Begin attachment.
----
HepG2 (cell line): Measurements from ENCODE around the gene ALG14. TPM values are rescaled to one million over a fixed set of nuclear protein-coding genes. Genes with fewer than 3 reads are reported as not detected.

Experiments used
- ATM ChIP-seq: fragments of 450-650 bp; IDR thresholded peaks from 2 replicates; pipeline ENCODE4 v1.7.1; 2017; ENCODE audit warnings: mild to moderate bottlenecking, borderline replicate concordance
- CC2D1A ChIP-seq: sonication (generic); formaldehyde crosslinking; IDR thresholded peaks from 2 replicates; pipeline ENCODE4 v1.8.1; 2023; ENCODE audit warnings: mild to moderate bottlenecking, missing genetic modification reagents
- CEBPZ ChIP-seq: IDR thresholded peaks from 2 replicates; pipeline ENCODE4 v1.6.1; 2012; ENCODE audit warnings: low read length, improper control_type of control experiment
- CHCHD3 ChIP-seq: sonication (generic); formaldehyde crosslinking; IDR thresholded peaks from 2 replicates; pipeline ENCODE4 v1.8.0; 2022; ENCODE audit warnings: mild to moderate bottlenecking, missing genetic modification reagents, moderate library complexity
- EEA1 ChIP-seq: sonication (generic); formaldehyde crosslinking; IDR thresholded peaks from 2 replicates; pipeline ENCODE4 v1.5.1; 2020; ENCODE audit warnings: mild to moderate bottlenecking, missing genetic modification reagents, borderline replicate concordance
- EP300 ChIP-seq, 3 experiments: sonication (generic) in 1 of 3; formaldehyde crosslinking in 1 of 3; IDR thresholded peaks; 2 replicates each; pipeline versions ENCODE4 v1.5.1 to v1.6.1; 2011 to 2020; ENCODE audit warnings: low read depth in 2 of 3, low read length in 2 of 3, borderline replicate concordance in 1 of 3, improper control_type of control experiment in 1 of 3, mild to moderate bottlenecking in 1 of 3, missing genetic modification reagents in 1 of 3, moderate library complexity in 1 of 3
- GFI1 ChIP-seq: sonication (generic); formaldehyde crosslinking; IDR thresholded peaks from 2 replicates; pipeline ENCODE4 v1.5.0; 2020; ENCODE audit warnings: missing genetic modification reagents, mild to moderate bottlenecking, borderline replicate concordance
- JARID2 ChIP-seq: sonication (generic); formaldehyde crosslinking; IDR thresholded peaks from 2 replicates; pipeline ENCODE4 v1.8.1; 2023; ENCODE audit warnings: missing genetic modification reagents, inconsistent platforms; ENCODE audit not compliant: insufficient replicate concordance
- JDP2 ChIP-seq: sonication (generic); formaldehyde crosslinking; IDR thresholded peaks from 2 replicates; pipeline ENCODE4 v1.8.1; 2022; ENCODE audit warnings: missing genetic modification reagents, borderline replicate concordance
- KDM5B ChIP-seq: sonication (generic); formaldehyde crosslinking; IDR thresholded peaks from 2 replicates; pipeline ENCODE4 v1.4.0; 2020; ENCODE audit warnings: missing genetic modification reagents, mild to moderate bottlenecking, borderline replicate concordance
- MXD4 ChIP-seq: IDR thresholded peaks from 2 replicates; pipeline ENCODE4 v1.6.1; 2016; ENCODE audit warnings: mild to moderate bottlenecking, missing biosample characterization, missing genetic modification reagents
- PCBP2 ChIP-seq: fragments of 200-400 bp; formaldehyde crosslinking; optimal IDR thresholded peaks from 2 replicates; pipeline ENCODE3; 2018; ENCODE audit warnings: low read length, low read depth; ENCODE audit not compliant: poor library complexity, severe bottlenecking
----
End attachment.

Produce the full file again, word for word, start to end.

HepG2 (cell line): Measurements from ENCODE around the gene ALG14. TPM values are rescaled to one million over a fixed set of nuclear protein-coding genes. Genes with fewer than 3 reads are reported as not detected.

Experiments used
- ATM ChIP-seq: fragments of 450-650 bp; IDR thresholded peaks from 2 replicates; pipeline ENCODE4 v1.7.1; 2017; ENCODE audit warnings: mild to moderate bottlenecking, borderline replicate concordance
- CC2D1A ChIP-seq: sonication (generic); formaldehyde crosslinking; IDR thresholded peaks from 2 replicates; pipeline ENCODE4 v1.8.1; 2023; ENCODE audit warnings: mild to moderate bottlenecking, missing genetic modification reagents
- CEBPZ ChIP-seq: IDR thresholded peaks from 2 replicates; pipeline ENCODE4 v1.6.1; 2012; ENCODE audit warnings: low read length, improper control_type of control experiment
- CHCHD3 ChIP-seq: sonication (generic); formaldehyde crosslinking; IDR thresholded peaks from 2 replicates; pipeline ENCODE4 v1.8.0; 2022; ENCODE audit warnings: mild to moderate bottlenecking, missing genetic modification reagents, moderate library complexity
- EEA1 ChIP-seq: sonication (generic); formaldehyde crosslinking; IDR thresholded peaks from 2 replicates; pipeline ENCODE4 v1.5.1; 2020; ENCODE audit warnings: mild to moderate bottlenecking, missing genetic modification reagents, borderline replicate concordance
- EP300 ChIP-seq, 3 experiments: sonication (generic) in 1 of 3; formaldehyde crosslinking in 1 of 3; IDR thresholded peaks; 2 replicates each; pipeline versions ENCODE4 v1.5.1 to v1.6.1; 2011 to 2020; ENCODE audit warnings: low read depth in 2 of 3, low read length in 2 of 3, borderline replicate concordance in 1 of 3, improper control_type of control experiment in 1 of 3, mild to moderate bottlenecking in 1 of 3, missing genetic modification reagents in 1 of 3, moderate library complexity in 1 of 3
- GFI1 ChIP-seq: sonication (generic); formaldehyde crosslinking; IDR thresholded peaks from 2 replicates; pipeline ENCODE4 v1.5.0; 2020; ENCODE audit warnings: missing genetic modification reagents, mild to moderate bottlenecking, borderline replicate concordance
- JARID2 ChIP-seq: sonication (generic); formaldehyde crosslinking; IDR thresholded peaks from 2 replicates; pipeline ENCODE4 v1.8.1; 2023; ENCODE audit warnings: missing genetic modification reagents, inconsistent platforms; ENCODE audit not compliant: insufficient replicate concordance
- JDP2 ChIP-seq: sonication (generic); formaldehyde crosslinking; IDR thresholded peaks from 2 replicates; pipeline ENCODE4 v1.8.1; 2022; ENCODE audit warnings: missing genetic modification reagents, borderline replicate concordance
- KDM5B ChIP-seq: sonication (generic); formaldehyde crosslinking; IDR thresholded peaks from 2 replicates; pipeline ENCODE4 v1.4.0; 2020; ENCODE audit warnings: missing genetic modification reagents, mild to moderate bottlenecking, borderline replicate concordance
- MXD4 ChIP-seq: IDR thresholded peaks from 2 replicates; pipeline ENCODE4 v1.6.1; 2016; ENCODE audit warnings: mild to moderate bottlenecking, missing biosample characterization, missing genetic modification reagents
- PCBP2 ChIP-seq: fragments of 200-400 bp; formaldehyde crosslinking; optimal IDR thresholded peaks from 2 replicates; pipeline ENCODE3; 2018; ENCODE audit warnings: low read length, low read depth; ENCODE audit not compliant: poor library complexity, severe bottlenecking